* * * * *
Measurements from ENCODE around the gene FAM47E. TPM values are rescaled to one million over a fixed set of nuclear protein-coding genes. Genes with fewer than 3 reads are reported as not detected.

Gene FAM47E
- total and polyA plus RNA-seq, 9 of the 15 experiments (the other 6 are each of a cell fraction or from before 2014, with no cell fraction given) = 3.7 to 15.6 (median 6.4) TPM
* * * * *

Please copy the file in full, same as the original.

Measurements from ENCODE around the gene FAM47E. TPM values are rescaled to one million over a fixed set of nuclear protein-coding genes. Genes with fewer than 3 reads are reported as not detected.

Gene FAM47E
- total and polyA plus RNA-seq, 9 of the 15 experiments (the other 6 are each of a cell fraction or from before 2014, with no cell fraction given) = 3.7 to 15.6 (median 6.4) TPM